Welcome to my Weblog. This site is dedicated to my thoughts, views and understanding on anything that touches upon records management, archives management as well as information management in Malaysia. I believe in becoming a 'functional and meaningful' information professional, the term I refer to as person who can function in many ways possible for the betterment of this discipline. Interested parties, may reproduce or quote materials published with the condition that they are credited to Comments must be accompanied by names or pseudonyms. Anonymous postings and those containing profanities and obscenities will be rejected.

Monday, June 3, 2013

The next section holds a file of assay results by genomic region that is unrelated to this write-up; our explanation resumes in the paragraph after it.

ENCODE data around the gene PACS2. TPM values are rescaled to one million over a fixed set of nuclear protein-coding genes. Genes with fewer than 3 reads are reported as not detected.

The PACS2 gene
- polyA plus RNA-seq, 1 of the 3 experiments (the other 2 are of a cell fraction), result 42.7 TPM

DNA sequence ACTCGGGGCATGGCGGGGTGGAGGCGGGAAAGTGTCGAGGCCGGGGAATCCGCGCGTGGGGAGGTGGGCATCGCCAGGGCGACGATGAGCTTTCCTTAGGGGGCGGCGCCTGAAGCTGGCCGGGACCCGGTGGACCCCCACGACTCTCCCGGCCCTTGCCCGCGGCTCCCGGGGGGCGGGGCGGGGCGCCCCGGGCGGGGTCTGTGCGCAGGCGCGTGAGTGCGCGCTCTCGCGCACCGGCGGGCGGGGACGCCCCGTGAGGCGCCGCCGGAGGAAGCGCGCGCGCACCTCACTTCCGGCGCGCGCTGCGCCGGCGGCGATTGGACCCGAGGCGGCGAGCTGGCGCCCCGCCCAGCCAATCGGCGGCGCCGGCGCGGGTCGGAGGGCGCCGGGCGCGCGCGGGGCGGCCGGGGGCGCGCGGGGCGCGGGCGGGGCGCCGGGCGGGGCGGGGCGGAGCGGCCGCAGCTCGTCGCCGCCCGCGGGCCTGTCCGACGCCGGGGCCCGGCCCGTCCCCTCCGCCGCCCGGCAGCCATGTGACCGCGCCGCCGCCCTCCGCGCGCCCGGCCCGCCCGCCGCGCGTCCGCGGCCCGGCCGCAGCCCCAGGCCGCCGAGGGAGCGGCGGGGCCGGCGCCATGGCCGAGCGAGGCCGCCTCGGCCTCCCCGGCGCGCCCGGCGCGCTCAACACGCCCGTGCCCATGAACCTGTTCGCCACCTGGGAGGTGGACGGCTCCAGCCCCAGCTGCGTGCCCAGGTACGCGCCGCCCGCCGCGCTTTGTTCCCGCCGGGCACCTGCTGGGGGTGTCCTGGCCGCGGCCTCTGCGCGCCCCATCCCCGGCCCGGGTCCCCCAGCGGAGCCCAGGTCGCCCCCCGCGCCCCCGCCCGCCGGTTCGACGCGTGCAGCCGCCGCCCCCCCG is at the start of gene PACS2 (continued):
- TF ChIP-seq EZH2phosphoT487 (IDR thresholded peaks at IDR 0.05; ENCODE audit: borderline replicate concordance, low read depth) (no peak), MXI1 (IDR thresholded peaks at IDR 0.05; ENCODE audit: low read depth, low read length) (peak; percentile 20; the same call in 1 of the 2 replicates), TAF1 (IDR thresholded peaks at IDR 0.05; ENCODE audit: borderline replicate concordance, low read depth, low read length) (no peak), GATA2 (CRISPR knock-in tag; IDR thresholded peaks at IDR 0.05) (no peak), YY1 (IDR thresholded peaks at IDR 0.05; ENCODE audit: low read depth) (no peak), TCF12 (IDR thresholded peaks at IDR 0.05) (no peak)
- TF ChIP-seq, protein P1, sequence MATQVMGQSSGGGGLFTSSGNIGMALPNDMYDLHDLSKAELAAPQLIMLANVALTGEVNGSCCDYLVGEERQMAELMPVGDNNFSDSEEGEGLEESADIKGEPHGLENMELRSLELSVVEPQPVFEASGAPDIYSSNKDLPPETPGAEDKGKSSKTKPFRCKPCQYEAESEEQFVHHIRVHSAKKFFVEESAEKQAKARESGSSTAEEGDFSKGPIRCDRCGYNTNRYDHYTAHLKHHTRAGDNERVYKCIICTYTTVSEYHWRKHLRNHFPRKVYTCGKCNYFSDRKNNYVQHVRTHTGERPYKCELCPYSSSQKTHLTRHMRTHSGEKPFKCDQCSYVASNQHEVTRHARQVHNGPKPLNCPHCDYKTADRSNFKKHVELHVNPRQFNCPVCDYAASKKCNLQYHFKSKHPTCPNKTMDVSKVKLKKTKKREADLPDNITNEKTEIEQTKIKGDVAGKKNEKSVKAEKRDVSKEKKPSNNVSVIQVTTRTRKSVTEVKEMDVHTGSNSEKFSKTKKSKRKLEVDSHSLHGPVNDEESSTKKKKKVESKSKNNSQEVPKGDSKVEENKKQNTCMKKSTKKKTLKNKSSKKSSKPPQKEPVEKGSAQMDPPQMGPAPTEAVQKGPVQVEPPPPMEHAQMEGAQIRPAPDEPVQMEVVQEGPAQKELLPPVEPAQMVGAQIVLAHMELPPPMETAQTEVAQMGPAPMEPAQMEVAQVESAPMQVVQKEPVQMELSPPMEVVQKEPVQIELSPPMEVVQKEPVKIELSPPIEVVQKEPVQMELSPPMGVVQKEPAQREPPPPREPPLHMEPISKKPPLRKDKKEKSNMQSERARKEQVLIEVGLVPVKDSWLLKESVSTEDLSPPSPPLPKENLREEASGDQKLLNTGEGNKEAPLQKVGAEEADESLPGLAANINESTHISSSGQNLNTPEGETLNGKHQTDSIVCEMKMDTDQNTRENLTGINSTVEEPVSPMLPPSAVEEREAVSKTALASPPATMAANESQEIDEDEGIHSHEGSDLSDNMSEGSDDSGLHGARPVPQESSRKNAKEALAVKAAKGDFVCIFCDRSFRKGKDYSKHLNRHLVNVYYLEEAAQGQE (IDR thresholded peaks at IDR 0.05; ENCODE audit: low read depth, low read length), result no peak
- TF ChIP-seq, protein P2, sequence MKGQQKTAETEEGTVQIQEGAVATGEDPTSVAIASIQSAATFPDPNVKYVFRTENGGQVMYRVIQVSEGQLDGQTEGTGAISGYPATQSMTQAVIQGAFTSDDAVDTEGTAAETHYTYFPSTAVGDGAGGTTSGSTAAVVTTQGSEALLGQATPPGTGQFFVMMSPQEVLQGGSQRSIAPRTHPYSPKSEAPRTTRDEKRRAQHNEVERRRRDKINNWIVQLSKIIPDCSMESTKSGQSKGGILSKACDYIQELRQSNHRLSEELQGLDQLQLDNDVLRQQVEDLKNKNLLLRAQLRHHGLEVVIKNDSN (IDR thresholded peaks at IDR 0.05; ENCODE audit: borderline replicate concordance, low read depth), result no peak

Is our ERMS software complied with Arkib Negara Malaysia and MAMPU's requirement

Dear all,

Implementing Electronic Records Management System (ERMS) in organization is not simply purchasing the on shelf ERMS software from vendors, install it and there you go. It is not similar to buying any application software useful for your work. In Malaysia, most organizations, most people misunderstood of implementing ERMS to simply purchase the software and then use it. Understanding what transpire in ERMS software is critical to the successful implementation of ERMS in your organization.

There are great challenges in managing e-records to users and professionals in records because of the nature that the e-records existed and created. e-Records is complex, created in different formats and types, very sensitive and not stable as compared to paper records. Due to complexity of the e-records, the methods and approaches of managing them are also different. These differences are on the basis of characteristics of e-records created, format and type of e-records, technicalities and technical complexities, technological platforms and others.